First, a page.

... Ok, you can't stay home. That's kinda unrealistic. But do your best to avoid driving when there is heavy traffic. You can't control the idiots out there, but minimizing the number that you have to interact with is a good idea.
Rules I go by as truck for myself and my Wife that she follows in her car aswell as I do in Semi and car. For Winter
1. GET OFF THE DAMN PHONE.
2. Pay attention and give double triple space needed to stop.
3. Bring Blankets some Cheese that don't need refergerated some Water and some Hand warmers pockets so you can unfreeze the water if it freezes.
4. Emergency Flares Flare gun and batteries.
IF YOU SEE A SUV THAT HAS FOUR WHEEL DRIVE STAY THE WAY FROM THAT LUNATIC BECAUSE HE WILL BE THE FIRST ONE IN THE DITCH.
I drive in the winter only to go to work or grocery shopping,but generally I avoid driving in winters.
Lights and snow plows. Winter driving in Iowa during s snow and wind event is always a challenge.
The Iowa DOT doesn't skimp on lighting their plows for highway visibility, however during a heavy snow and wind event even their lights can become snow covered and hard to see as they plow the highways.
Once, if I hadn't noticed a change in the blowing snow pattern I would have rear ended a snow plow. My good fortune was that simply letting off on the gas to figure out the new snow pattern was enough to avoid the collision.
It would be nice if people made sure that their lights actually worked. I was behind a lady last year, she had one brake light working on the left side. She kept on hitting and letting off her brakes, it looked like she was going to turn.... Nope... not sure what she was signaling.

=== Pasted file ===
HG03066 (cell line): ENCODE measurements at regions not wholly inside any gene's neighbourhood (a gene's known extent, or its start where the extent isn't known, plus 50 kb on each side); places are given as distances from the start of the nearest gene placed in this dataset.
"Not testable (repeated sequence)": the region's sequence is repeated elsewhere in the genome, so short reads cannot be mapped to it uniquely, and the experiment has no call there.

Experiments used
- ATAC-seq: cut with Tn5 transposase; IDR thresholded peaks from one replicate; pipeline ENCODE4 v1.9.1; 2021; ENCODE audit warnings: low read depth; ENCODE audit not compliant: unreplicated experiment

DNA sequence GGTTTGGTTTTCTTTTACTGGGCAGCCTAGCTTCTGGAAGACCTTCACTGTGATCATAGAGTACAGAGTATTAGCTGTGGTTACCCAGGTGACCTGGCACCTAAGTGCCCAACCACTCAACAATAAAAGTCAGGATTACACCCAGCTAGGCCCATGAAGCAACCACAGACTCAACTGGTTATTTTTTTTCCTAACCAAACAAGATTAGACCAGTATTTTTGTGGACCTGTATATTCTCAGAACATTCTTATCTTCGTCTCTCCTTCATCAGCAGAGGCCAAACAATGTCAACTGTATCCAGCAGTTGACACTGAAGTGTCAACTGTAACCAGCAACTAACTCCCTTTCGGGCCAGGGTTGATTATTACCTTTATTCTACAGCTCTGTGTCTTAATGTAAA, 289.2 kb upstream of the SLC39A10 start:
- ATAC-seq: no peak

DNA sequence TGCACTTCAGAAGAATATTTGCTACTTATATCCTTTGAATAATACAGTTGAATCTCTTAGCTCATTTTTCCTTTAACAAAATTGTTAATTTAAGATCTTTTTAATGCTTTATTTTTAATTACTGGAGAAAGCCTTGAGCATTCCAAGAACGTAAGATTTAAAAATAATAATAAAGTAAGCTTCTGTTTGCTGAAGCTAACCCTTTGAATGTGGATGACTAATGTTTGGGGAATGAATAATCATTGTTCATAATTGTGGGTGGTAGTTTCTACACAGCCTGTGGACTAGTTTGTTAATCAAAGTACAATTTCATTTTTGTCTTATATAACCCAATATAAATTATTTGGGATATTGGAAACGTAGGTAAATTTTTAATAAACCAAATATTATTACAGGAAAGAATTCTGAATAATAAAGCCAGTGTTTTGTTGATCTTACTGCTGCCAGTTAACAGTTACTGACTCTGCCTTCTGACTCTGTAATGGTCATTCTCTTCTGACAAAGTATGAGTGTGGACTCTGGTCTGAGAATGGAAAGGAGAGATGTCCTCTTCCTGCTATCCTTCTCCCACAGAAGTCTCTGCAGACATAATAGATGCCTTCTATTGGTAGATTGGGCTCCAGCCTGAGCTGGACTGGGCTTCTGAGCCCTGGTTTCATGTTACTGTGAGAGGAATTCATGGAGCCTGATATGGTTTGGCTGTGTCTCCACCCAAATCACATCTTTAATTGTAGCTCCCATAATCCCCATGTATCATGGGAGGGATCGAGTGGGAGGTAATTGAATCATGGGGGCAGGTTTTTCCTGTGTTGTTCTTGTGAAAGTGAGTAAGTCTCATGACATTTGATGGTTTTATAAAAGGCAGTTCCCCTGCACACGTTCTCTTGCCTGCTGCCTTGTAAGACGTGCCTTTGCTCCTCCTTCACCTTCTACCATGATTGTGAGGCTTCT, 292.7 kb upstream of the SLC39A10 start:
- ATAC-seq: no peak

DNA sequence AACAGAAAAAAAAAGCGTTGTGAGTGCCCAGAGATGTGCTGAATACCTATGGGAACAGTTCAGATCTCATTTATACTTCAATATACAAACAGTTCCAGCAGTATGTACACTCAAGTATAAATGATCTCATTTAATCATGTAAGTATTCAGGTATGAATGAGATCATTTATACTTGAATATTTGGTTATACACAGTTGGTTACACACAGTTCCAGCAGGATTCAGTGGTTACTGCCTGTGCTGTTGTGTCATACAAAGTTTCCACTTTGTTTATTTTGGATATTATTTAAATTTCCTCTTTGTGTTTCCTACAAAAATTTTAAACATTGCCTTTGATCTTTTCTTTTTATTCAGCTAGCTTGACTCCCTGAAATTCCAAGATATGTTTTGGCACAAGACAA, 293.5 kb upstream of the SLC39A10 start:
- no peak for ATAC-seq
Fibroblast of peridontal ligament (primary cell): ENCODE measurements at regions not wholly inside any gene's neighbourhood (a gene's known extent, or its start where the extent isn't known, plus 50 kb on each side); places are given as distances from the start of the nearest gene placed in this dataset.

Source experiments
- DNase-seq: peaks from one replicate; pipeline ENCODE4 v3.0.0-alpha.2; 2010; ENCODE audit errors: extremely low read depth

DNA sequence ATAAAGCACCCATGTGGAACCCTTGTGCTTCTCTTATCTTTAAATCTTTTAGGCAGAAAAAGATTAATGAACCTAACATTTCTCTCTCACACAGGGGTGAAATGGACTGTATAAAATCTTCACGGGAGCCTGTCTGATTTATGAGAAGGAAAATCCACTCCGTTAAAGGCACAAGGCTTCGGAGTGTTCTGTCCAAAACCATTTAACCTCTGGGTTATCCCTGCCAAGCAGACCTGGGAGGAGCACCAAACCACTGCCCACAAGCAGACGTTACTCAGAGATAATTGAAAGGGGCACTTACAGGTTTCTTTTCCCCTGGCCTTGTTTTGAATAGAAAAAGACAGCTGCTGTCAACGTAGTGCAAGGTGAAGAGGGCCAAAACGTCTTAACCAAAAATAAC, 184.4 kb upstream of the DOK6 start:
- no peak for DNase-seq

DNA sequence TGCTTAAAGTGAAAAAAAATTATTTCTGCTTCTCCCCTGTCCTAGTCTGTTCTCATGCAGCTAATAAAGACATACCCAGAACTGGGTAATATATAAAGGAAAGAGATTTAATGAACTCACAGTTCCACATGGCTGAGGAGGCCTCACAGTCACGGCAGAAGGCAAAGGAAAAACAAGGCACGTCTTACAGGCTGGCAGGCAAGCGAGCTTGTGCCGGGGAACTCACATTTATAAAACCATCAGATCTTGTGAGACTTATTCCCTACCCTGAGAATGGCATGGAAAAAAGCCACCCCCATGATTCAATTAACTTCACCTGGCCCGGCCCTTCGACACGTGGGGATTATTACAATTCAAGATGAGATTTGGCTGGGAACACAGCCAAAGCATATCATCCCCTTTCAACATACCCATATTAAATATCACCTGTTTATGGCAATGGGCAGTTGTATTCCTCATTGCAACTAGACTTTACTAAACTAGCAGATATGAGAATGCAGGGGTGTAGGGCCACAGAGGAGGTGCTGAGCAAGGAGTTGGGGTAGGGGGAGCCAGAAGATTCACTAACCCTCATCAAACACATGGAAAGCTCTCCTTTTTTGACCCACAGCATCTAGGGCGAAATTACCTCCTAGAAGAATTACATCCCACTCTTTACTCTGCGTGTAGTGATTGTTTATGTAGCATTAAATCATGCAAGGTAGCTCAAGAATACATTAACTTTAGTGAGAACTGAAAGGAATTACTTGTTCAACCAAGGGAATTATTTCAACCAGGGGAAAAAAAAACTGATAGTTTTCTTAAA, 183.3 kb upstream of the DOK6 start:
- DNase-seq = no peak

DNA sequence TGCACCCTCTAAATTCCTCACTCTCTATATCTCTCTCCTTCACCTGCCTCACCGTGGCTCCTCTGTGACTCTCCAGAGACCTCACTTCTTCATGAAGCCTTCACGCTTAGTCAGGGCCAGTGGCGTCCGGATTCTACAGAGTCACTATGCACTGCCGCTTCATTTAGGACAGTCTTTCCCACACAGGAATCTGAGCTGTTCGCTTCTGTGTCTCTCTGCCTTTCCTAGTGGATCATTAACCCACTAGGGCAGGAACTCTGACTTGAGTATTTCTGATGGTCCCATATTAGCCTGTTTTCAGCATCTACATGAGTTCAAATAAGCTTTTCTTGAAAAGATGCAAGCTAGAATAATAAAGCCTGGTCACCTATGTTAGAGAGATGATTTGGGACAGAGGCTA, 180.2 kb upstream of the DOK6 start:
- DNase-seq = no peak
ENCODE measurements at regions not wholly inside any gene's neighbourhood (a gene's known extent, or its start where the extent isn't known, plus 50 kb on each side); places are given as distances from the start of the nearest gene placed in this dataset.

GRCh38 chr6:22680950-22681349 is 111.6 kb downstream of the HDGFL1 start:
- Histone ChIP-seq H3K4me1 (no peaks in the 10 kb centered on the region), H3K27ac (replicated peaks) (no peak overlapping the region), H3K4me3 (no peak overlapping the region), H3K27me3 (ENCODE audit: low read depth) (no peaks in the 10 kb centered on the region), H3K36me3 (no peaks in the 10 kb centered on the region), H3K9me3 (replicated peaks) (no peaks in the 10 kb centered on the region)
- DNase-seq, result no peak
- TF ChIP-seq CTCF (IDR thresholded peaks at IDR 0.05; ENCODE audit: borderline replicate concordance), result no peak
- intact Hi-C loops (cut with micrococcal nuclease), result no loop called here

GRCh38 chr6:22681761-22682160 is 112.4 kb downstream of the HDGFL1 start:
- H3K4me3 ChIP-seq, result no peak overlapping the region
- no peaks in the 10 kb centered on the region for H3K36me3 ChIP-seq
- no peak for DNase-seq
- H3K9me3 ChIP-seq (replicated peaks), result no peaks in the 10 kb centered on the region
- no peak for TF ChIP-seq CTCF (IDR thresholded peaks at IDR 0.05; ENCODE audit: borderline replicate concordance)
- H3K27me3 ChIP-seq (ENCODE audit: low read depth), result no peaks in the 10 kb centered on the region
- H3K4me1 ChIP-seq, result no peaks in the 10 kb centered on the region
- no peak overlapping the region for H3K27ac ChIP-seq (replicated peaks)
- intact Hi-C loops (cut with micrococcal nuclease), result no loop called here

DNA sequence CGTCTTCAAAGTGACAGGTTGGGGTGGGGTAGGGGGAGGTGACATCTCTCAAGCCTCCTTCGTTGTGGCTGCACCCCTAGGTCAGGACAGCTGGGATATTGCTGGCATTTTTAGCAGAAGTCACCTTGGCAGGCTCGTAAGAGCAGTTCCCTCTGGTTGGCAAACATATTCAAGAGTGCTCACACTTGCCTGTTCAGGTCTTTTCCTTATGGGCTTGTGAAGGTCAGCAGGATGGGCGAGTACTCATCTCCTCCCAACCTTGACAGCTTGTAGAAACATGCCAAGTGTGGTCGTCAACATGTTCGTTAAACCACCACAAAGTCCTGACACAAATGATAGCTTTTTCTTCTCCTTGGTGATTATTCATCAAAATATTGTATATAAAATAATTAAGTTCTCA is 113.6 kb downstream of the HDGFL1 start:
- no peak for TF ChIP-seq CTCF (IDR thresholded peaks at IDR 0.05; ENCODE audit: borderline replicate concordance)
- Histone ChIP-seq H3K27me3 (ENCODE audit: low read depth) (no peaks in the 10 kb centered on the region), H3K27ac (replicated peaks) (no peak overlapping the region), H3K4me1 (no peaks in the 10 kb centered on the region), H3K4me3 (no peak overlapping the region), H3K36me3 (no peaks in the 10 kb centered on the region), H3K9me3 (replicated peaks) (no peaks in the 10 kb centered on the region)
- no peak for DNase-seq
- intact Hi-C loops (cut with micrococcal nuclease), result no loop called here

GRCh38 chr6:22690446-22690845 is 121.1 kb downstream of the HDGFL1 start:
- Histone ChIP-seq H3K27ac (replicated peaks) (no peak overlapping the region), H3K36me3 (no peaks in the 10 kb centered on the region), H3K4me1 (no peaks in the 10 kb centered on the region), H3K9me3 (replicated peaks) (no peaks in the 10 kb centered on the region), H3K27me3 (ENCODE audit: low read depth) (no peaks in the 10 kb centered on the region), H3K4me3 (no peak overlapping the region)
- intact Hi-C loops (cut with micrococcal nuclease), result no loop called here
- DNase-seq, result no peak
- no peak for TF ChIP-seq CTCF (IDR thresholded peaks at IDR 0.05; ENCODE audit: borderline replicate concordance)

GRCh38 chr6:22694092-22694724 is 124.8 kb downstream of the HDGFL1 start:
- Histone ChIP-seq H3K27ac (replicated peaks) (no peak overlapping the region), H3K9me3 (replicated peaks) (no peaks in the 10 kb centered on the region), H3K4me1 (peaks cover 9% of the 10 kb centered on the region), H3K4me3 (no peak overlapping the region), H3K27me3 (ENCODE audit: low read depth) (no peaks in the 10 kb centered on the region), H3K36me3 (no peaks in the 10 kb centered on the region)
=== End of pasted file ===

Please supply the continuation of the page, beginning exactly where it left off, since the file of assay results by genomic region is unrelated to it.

Of course if people used their turn signals, and maybe turned their lights on...
Keep a little bit more distance.. Heck better yet just stay home if you do not like driving in the snow...
they drive on snowy/icey roads with cruise control on.
and acoording to a tow vehicle guy I know they have tires that are way too worn to be driving on winter roads... tires tires tires people put new tires on your vehicle BEFORE winter
Lose control of your vehicle, pay the price. We are in the middle of a lawsuit because some teenage puke was doing 60 on road conditions any normal person would have been doing 30, crossed the center line and head-oned my son. Broken bones for my son, and 300K lawsuit for the teenage puke. Have fun trying to get insurance puke-boy.
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State Farm says cost of deer-strike repairs up 14 percent, and drivers' odds of hitting one have increased as well.